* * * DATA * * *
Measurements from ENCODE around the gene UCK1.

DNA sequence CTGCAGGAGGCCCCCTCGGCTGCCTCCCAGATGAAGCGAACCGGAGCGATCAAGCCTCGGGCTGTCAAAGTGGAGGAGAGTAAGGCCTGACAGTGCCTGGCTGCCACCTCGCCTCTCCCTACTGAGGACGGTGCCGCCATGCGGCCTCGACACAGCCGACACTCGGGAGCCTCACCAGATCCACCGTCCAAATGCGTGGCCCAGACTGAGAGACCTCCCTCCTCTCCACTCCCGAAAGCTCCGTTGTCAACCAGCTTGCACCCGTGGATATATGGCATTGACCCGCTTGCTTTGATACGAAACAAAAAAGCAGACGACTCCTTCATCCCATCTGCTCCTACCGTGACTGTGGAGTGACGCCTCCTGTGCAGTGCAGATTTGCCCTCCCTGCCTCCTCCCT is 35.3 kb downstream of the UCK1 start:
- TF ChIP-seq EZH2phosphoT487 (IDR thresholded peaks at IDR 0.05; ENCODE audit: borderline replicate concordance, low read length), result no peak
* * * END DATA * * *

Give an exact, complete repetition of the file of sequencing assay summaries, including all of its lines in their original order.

Measurements from ENCODE around the gene UCK1.

DNA sequence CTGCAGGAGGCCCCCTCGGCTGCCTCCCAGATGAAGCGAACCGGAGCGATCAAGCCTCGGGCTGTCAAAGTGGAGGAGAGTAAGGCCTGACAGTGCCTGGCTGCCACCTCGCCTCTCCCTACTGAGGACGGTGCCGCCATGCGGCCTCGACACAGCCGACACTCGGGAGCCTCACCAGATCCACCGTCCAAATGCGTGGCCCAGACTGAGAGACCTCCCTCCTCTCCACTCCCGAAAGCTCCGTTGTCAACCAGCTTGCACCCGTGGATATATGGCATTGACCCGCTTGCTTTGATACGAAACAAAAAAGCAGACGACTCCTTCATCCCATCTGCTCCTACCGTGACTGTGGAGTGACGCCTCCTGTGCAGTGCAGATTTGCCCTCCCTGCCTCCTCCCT is 35.3 kb downstream of the UCK1 start:
- TF ChIP-seq EZH2phosphoT487 (IDR thresholded peaks at IDR 0.05; ENCODE audit: borderline replicate concordance, low read length), result no peak